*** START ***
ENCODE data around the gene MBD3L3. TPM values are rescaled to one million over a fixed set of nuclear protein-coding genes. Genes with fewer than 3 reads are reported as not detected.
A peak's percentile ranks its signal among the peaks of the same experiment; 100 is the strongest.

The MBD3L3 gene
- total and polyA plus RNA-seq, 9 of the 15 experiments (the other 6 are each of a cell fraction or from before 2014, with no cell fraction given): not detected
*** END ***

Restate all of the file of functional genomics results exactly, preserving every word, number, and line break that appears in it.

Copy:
ENCODE data around the gene MBD3L3. TPM values are rescaled to one million over a fixed set of nuclear protein-coding genes. Genes with fewer than 3 reads are reported as not detected.
A peak's percentile ranks its signal among the peaks of the same experiment; 100 is the strongest.

The MBD3L3 gene
- total and polyA plus RNA-seq, 9 of the 15 experiments (the other 6 are each of a cell fraction or from before 2014, with no cell fraction given): not detected